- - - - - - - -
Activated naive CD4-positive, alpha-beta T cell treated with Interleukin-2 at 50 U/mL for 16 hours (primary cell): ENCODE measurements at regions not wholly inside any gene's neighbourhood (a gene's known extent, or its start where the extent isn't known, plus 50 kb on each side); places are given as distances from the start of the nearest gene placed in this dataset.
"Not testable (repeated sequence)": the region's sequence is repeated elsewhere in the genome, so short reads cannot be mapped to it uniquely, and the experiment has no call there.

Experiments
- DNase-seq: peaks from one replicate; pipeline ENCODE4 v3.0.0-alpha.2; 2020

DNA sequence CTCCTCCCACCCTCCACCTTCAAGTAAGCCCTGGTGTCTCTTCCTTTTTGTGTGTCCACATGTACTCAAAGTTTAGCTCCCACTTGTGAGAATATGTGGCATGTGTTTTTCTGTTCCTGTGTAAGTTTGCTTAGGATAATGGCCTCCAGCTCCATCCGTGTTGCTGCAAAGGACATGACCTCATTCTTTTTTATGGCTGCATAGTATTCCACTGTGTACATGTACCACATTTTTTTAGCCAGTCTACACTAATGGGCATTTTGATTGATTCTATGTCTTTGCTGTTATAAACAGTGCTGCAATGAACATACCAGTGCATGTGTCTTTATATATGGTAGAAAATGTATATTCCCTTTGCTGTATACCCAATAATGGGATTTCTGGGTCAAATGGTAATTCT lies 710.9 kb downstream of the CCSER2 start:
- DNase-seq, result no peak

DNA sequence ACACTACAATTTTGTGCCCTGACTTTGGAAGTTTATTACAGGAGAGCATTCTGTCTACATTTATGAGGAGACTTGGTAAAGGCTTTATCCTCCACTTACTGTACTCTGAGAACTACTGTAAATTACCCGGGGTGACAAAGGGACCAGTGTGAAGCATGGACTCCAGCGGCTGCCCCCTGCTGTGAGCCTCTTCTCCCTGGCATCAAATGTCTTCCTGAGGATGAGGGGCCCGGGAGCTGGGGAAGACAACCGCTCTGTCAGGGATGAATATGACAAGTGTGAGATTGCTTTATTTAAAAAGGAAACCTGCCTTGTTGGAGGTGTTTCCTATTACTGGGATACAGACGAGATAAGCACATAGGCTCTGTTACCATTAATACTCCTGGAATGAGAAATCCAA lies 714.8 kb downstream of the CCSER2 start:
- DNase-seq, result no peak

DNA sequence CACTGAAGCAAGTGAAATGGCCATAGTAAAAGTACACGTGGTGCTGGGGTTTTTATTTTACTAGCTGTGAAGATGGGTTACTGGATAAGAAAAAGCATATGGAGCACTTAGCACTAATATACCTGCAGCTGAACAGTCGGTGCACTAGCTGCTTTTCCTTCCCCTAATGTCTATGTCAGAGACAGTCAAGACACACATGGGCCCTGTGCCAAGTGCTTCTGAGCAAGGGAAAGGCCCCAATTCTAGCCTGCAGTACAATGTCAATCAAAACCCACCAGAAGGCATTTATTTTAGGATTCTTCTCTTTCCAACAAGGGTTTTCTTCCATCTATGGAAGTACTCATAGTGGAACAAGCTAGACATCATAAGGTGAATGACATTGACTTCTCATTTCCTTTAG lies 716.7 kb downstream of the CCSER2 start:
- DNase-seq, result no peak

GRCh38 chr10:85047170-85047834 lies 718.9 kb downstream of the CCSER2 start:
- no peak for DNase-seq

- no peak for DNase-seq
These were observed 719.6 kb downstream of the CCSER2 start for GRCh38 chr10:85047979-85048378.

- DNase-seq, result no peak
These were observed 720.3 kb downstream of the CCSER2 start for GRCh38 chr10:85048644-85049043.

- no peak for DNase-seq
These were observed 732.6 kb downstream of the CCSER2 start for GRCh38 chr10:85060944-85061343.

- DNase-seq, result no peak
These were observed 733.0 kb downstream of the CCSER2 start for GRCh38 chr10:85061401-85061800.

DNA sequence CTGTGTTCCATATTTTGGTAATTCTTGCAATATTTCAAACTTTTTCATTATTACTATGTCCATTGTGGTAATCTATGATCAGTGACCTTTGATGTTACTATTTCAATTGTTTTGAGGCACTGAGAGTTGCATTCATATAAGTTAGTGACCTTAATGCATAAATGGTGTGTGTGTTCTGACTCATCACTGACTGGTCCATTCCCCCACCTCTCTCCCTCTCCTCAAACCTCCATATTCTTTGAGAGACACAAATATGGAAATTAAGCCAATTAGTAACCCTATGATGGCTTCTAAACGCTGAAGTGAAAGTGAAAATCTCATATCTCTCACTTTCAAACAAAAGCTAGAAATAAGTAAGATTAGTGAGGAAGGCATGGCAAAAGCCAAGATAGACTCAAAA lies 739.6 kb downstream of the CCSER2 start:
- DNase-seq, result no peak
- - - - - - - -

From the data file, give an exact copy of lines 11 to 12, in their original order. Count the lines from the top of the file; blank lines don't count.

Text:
GRCh38 chr10:85047170-85047834 lies 718.9 kb downstream of the CCSER2 start:
- no peak for DNase-seq